Tuesday, October 27, 2015

Malay Road Toponyms 3

Links to other related articles as follows:
Malay Road Toponyms 1
Malay Road Toponyms 2
Malay Road Toponyms 4
Malay Road Toponyms 5
Malay Road Toponyms 6
Malay Road Toponyms 7
Malay Road Toponyms 8
Malay Road Toponyms 9
Malay Road Toponyms 10
Malay Road Toponyms 11
Malay Road Toponyms 12
Malay Road Toponyms 13
Malay Road Toponyms 14
Malay Road Toponyms 15
Malay Road Toponyms 17
Malay Road Typonyms 18
Malay Road Toponyms 19
Malay Road Typonyms 20
Malay Road Toponyms 21
Malay Road Toponyms 22
Malay Road Toponyms 23
Malay Road Toponyms 24
Malay Road Toponyms 25
Malay Road Toponyms 26 and Epilogue

Since I've got no time to update my blog, thought I'll release the third edition of this article.

Jalan Bahar
    جالن بهار

Originally an unnamed path, it was officially named on 9th April 1965. Jalan Bahar links Jalan Boon Lay and Lim Chu Kang Road. Bahar is a term used to describe a large lake or river. The major arterial road serves as an address to Civil Defence Academy and Pusara Aman Muslim Cemetery as well as the entrance to Nanyang Technological University campus at Nanyang Road. As of October 2015, the road is currently going through a widening project.

Jalan Boon Lay
   جالن بوون لاي

Built sometime in the 40s, Jalan Boon Lay was originally called Boon Lay Road after pioneer and prominent businessman, Chew Boon Lay (1852-1933). The land and its adjacent areas once owned by Chew when it was acquired by the colonial government sometime after his death. The street suffix was changed from "Road" to "Jalan" in the 60s when Singapore became a part of Malaysia. The major arterial road has spawned other roads, an MRT Station and a whole town in his honor.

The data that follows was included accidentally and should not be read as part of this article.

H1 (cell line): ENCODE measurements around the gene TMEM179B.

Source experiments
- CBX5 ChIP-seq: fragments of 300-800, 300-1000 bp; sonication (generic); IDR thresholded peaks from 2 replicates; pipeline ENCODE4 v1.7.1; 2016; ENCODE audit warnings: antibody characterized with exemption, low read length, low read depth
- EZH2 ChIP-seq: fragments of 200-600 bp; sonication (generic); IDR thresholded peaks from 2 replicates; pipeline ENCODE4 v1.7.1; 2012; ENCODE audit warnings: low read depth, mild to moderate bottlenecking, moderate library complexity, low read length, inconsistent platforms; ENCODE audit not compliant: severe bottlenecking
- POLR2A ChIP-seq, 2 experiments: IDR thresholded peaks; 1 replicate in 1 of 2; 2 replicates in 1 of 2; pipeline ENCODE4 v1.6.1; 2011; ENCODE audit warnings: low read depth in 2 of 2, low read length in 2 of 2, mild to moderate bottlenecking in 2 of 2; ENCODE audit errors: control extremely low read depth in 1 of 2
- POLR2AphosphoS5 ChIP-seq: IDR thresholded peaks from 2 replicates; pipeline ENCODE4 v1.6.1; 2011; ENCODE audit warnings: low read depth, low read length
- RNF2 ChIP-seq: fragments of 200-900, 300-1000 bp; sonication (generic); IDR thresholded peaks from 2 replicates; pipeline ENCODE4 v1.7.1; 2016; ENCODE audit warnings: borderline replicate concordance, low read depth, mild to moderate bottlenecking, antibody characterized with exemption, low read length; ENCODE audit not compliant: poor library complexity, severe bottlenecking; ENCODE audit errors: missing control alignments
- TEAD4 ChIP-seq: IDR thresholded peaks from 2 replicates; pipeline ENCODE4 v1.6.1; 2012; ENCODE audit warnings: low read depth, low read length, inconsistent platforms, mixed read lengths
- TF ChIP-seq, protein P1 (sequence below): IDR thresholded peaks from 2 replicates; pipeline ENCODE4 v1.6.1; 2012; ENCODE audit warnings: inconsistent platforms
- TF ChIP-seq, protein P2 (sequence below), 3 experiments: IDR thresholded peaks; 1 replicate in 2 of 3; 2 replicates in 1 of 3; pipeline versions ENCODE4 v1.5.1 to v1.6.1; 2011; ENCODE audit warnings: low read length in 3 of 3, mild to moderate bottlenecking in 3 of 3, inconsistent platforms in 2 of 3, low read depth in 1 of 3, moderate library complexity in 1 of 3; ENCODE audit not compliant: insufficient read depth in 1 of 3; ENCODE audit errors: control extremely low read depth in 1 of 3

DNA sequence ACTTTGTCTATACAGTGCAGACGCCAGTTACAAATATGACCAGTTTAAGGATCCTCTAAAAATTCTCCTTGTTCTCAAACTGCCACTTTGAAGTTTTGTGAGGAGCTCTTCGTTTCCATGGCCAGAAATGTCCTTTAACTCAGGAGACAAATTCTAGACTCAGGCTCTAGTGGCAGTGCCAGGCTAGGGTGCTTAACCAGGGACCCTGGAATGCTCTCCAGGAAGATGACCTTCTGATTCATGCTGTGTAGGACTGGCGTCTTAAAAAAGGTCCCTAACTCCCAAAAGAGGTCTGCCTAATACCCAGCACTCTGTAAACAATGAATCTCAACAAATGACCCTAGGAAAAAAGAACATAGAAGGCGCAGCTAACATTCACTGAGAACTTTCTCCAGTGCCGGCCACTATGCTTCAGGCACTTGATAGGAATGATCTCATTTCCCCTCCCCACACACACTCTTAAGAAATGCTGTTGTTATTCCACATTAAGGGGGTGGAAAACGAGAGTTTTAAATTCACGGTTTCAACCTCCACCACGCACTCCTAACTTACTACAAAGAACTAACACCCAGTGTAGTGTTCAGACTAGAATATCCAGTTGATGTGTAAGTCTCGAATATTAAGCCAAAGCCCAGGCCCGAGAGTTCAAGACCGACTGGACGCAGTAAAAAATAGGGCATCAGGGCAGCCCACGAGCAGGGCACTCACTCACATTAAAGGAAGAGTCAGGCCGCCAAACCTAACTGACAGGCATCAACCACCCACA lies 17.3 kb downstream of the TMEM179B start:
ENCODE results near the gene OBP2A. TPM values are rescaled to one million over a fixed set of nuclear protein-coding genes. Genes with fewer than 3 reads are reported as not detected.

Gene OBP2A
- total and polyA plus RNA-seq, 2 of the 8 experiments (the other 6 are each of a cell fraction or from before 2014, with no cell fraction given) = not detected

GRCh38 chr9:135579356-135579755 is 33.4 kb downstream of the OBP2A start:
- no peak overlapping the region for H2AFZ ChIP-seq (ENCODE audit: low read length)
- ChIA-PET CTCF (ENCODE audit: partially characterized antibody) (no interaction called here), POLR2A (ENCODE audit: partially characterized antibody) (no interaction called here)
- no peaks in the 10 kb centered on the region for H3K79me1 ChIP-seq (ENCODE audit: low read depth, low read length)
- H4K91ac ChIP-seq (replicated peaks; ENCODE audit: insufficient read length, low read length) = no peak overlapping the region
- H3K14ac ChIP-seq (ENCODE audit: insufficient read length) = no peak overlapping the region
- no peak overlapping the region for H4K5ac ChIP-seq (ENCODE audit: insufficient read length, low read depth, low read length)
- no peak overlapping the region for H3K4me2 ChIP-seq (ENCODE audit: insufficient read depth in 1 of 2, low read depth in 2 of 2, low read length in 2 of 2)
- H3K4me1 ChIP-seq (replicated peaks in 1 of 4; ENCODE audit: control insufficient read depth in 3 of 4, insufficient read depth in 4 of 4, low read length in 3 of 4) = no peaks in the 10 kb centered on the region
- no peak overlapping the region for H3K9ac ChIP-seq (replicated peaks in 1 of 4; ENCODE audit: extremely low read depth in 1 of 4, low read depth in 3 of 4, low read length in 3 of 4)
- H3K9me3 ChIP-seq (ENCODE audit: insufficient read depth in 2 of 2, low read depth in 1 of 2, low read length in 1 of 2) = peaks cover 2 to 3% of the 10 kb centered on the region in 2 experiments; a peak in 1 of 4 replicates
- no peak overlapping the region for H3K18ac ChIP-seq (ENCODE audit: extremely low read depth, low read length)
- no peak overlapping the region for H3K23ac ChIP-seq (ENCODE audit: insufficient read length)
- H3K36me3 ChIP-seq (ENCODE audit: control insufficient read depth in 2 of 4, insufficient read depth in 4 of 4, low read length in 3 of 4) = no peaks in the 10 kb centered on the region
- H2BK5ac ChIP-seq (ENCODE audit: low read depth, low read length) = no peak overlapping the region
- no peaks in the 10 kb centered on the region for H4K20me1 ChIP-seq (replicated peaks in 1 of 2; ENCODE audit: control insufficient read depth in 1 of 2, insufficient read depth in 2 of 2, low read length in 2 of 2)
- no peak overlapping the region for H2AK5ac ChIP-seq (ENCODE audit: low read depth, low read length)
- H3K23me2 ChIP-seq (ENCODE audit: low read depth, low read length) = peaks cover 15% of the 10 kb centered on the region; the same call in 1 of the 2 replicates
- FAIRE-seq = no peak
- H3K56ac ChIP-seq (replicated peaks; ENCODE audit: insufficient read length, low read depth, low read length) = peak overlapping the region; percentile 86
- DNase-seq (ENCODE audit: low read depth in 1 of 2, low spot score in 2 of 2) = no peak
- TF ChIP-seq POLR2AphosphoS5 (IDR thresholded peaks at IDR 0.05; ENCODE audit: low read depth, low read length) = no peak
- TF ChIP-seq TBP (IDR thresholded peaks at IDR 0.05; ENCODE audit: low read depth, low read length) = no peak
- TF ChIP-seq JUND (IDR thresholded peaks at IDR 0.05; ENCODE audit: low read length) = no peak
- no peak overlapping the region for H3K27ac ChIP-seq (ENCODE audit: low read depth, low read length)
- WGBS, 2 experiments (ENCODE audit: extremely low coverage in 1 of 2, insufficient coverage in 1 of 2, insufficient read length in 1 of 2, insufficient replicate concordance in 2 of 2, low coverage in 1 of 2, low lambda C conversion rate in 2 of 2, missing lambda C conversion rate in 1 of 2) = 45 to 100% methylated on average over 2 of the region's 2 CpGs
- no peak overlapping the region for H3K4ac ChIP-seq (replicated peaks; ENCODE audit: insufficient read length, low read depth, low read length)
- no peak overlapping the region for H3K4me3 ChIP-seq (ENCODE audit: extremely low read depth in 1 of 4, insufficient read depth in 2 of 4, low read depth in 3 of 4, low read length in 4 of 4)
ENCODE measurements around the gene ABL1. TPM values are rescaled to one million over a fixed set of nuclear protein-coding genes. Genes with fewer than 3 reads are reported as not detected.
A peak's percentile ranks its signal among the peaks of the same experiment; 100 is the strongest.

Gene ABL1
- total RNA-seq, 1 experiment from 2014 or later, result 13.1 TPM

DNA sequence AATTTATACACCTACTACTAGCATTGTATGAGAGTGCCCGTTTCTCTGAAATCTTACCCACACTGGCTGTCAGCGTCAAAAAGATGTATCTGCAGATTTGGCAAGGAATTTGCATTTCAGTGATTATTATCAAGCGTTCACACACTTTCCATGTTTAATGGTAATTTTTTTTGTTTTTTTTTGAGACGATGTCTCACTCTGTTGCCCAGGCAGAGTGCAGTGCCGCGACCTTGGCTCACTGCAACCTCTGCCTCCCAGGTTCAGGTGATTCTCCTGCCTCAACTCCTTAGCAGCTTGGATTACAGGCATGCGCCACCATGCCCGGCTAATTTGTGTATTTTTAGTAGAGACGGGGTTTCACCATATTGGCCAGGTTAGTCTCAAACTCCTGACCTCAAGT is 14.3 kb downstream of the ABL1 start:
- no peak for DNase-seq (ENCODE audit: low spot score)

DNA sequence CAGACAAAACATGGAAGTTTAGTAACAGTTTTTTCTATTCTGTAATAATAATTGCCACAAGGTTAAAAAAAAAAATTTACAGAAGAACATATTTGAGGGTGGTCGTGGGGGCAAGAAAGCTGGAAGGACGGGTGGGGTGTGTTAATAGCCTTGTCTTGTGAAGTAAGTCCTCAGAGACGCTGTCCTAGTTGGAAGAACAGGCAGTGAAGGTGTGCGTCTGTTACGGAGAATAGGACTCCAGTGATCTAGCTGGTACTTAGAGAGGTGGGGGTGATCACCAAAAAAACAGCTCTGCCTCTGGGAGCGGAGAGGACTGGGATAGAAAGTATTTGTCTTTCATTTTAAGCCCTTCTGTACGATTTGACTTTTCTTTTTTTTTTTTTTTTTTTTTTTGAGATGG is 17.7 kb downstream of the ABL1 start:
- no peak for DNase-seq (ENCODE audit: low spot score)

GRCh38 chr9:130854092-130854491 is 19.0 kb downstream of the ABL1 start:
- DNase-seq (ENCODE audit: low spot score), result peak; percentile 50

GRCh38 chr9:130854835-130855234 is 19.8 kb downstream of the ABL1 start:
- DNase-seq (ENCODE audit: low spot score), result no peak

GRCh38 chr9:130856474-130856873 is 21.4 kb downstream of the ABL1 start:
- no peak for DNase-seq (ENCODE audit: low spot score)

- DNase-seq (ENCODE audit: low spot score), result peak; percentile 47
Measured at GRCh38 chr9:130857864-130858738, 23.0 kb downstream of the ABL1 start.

Jalan Ibadat
   جالن عبادت

First appearing on maps in 1969, Jalan Ibadat fittingly has a old generation mosque at the end of the road, known as Masjid Al-Firdaus. "Ibadat" means "worship" in Malay. The small road is located off Choa Chu Kang Road, surrounded by greenery. The road also leads to the former Singapore Armed Forces' Jalan Ibadat Camp at the road's end.

Jalan Kayu
   جالن كايو

Built in 1928 and named in 1937 by the Singapore Rural Board, Jalan Kayu today is famously know for the many eateries and restaurants along the roadside. There are many sources on how the name "Jalan Kayu", meaning "Wooden Road" came about. One source indicate that firewood can be found stacked on the roadside. Another states that during the early days, the unpaved road got muddy that wood was used to cover the muddy roads to make it passable. One possible theory also states that the road was named after the planner of Seletar RAF Base, C. E. Wood. With respect to the Malay majority community in the area at that time, the road was given a Malay name.